The opinion of the court was delivered by: William W. Caldwell, District Judge.
In July 1992, after he pled guilty to conspiring to distribute cocaine
in violation of 18 U.S.C. § 846, this court sentenced the defendant,
Julius John Pinkston, to 248 months in prison, later reduced to 198
months for substantial assistance in the prosecution of a codefendant.
Pinkston has filed a pro se motion under 28 U.S.C. § 2255 to
vacate his conviction and sentence, his first attempt at such
postconviction relief. It is based on Apprendi v. New Jersey, 530 U.S. 466,
120 S.Ct. 2348, 147 L.Ed.2d 435 (2000).*fn1
The motion presents the following grounds. First, the Defendant's
guilty plea was not knowing and intelligent because the indictment did
not charge him with being an organizer or a leader in the conspiracy, a
factor used to increase his sentence under U.S.S.G. § 3B1.1, thus
leaving him ignorant of an element of the offense at the time of his
plea. Second, the indictment was also defective because it failed to
mention a drug quantity. Third, the drug quantity was determined by the
court at a sentencing hearing by the preponderance of the evidence rather
than by a jury using the reasonable-doubt standard. Fourth, section 841
is unconstitutional on its face. In addition to the Apprendi claims, the
Defendant also seems to attack the section 3B1.1 enhancement on the
We will deny the motion because, as the government argues, it is
time-barred. We also believe that, even if we did reach the Apprendi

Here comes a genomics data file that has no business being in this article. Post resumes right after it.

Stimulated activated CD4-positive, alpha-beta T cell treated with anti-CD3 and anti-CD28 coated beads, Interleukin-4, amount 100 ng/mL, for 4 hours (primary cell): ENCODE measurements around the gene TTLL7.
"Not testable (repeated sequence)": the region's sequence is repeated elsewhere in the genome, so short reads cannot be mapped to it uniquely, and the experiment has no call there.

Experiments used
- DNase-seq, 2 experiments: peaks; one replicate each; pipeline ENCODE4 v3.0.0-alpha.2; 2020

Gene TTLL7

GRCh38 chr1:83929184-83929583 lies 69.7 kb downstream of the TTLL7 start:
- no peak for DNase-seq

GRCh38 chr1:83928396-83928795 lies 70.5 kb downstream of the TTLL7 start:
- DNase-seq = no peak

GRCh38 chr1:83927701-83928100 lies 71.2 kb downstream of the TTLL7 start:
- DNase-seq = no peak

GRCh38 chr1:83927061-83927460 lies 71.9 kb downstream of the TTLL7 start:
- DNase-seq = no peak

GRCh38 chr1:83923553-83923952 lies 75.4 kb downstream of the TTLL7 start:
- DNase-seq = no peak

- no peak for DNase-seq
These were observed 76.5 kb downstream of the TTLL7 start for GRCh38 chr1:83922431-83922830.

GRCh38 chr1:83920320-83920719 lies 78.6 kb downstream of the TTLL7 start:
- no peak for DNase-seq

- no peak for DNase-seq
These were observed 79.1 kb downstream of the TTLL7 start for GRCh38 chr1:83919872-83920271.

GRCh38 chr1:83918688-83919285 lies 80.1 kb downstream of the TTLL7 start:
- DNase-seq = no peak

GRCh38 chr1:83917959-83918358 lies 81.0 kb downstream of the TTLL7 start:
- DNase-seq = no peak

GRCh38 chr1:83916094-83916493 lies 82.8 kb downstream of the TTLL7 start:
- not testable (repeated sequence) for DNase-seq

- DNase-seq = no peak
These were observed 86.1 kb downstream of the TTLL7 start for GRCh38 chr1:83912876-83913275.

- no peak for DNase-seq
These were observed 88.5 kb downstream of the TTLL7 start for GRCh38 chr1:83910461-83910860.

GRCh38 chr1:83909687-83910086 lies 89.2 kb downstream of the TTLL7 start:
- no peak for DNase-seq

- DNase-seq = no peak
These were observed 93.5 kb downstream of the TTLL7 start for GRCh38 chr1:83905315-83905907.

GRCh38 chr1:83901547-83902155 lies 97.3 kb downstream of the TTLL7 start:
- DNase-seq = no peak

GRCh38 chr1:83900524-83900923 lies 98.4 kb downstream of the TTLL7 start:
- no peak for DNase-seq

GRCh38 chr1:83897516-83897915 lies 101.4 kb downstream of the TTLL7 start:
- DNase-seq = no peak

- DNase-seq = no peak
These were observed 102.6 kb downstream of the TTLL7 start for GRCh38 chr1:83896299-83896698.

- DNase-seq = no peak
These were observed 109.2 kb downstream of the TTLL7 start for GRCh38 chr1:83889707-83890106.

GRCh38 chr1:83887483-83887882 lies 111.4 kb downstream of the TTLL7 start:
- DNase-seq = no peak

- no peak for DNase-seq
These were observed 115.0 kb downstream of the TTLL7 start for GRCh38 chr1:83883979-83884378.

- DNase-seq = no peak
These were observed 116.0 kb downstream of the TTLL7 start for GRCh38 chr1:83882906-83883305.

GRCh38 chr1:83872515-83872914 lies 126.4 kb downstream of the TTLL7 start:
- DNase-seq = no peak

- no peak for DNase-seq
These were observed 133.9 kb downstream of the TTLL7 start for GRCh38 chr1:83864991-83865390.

claims, we could not grant relief because Apprendi does not apply
retroactively in collateral proceedings and because Pinkston stipulated
to a drug quantity that under Third Circuit law defeats his Apprendi
In November 1989, the Defendant and co-defendants were indicted under
21 U.S.C. § 846 for conspiracy to distribute thirty kilograms of
cocaine. They were also charged with four counts of the substantive
offense of distributing cocaine in violation of 21 U.S.C. § 841(a)(1).
The Defendant took no direct appeal. On June 22, 1993, the court
reduced the sentence to 198 months pursuant to the government's motion
under Fed. R. Crim. P. 35(b) for substantial assistance. The Defendant
then moved for reconsideration seeking a further reduction which we
denied on October 15, 1993.
On November 9, 1998, Pinkston again moved for a downward departure
based on information he had allegedly supplied to federal authorities in
Michigan. On December 16, 1998, we denied the motion, ruling that we had
no authority to reduce a sentence on a defendant's motion. On March 1,
1999, we denied a motion to reconsider that order. On July 30, 1999, the
Third Circuit dismissed Pinkston's appeal because it was untimely filed.
On January 30, 2001, the Defendant filed the current 2255 motion,
raising claims based on Apprendi.